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It seemed that everyone at CHIPS Computer Consulting in Lake Success, N.Y., had something to say about the news.

“I got an e-mail this morning saying that it was a sign that the apocalypse had come,” said Evan Leonard, the president of CHIPS.

What had got people talking was the news that on Nov. 2, Microsoft and Novell, after years of feuding, had finally come to an agreement to allow open-source Linux software to work with the Windows operating system.

“It was a little overdue,” said Leonard, whose company, a solution provider, integrates Microsoft’s products with network infrastructure, security and business intelligence.

By the morning of Nov. 3, VARs and system integrators like CHIPS were still trying to figure out what impact the agreement between Microsoft and Novell would have on the channel.

Click here to read more about the agreement between Novell and Microsoft.

While cautious, several VARs and analysts saw opportunity in the agreement for channel partners to offer more services and solutions to their users, especially enterprises and medium-size companies.

Leonard said that the agreement will help his company offer his customers more interoperability solutions in the data center.

“As a solution provider, this makes us much more valuable in the marketplace,” Leonard said.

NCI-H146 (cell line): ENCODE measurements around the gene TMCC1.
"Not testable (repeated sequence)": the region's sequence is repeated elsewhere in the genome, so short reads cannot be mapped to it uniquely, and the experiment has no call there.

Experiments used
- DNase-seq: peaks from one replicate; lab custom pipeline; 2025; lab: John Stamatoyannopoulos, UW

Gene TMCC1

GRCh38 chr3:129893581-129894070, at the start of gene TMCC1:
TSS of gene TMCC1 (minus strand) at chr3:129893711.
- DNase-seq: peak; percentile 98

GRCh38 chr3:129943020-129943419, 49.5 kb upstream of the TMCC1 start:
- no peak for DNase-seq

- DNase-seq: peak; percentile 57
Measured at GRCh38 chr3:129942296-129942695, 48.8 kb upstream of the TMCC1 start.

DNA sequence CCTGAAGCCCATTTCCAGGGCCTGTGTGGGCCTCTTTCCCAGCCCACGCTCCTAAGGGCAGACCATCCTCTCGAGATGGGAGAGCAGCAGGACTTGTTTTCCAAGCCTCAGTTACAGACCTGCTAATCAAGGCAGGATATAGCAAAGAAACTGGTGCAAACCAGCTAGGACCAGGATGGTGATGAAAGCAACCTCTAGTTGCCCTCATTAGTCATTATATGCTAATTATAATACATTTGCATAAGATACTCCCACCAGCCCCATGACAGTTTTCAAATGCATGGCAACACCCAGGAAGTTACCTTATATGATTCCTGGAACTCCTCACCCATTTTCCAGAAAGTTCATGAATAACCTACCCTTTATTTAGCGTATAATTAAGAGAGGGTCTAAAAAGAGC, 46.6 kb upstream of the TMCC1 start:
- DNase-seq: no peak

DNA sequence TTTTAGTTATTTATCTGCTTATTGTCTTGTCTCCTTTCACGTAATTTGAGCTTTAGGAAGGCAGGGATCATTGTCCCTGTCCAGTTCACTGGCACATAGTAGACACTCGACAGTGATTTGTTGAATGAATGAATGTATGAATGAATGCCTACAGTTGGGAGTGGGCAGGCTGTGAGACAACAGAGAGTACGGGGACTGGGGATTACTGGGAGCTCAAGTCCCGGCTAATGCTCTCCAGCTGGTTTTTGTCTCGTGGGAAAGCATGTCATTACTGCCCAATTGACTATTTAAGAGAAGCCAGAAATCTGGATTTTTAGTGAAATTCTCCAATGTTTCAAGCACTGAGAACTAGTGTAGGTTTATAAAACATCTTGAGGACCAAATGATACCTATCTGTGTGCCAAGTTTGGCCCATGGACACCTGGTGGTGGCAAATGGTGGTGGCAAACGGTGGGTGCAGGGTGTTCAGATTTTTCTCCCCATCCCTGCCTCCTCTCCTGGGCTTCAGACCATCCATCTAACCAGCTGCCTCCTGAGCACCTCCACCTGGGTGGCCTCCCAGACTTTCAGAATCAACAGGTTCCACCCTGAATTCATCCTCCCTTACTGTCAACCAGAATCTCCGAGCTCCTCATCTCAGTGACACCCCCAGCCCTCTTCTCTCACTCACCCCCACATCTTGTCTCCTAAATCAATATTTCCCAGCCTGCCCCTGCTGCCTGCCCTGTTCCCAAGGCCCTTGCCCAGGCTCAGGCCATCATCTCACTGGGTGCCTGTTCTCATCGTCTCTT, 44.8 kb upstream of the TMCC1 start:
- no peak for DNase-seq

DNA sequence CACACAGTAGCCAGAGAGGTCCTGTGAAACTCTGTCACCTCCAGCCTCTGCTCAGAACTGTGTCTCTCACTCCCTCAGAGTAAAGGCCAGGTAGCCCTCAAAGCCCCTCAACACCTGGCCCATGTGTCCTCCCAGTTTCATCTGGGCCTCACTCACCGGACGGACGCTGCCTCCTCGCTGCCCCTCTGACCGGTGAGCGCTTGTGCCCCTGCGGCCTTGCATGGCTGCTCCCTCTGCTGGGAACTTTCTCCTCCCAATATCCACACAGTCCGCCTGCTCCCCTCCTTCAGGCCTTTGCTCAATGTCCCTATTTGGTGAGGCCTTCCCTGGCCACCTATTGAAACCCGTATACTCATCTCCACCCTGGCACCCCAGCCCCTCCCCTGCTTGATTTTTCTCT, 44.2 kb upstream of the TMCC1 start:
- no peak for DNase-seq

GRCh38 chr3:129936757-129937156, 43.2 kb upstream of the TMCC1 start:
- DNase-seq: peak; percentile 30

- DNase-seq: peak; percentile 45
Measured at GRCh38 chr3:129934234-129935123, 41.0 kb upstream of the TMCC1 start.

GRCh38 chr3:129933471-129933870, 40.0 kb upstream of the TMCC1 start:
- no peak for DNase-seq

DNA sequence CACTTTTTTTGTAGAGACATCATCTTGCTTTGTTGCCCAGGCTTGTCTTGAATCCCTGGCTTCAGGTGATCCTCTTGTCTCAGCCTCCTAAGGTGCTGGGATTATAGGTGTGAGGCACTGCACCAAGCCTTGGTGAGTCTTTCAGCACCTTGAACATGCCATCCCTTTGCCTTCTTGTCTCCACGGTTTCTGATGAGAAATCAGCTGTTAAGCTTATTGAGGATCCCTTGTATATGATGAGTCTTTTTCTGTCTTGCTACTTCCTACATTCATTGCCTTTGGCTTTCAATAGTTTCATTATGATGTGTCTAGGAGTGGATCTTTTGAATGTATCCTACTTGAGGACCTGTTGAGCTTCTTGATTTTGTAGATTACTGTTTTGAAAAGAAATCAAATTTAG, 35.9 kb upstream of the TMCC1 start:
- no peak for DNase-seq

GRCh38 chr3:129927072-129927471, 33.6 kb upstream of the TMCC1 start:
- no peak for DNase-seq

Since more open-source applications are created for enterprises and medium-size companies, Leonard believes those two areas will see the most benefits, while it will take small and midsize businesses more time to catch up.

John Enck, research vice president for server strategies at Gartner, said it would take at least four months to determine how Microsoft and Novell will work together on such issues as interoperability.

Click here to read more about how the agreement between Microsoft and Novell will affect patent disputes.

The agreement is expected to be good for the channel because Microsoft will likely now relax some of the pressure on its VARs and system integrators to install Windows over Novell’s SuSE Linux operating system.

“It creates more of a level playing field,” Enck said. “It’s very helpful for the channel and its gives [partners] the ability to offer a broader range of services.”

Ken Mclaurin, the senior product marketing manager for open source and virtualization for Akibia of Westboro, Mass., said he sees benefits for system integrators like his company in the area of virtualization.

Specifically, the agreement will make Xen virtualization software a viable alternative to VMware. The agreement now gives a “Microsoft seal of approval” to a number of Linux-based solutions, like Xen.

Click here for exclusive channel research from Amazon Consulting.

In addition, the agreement will allow a much easier way for companies like Akibia, which uses both Microsoft and Novell, to manage and offer services for companies that have mixed operating system environments in the data center.

“This is a way for our customers to deploy virtualization solutions in a much more cost-effective manner,” Mclaurin said.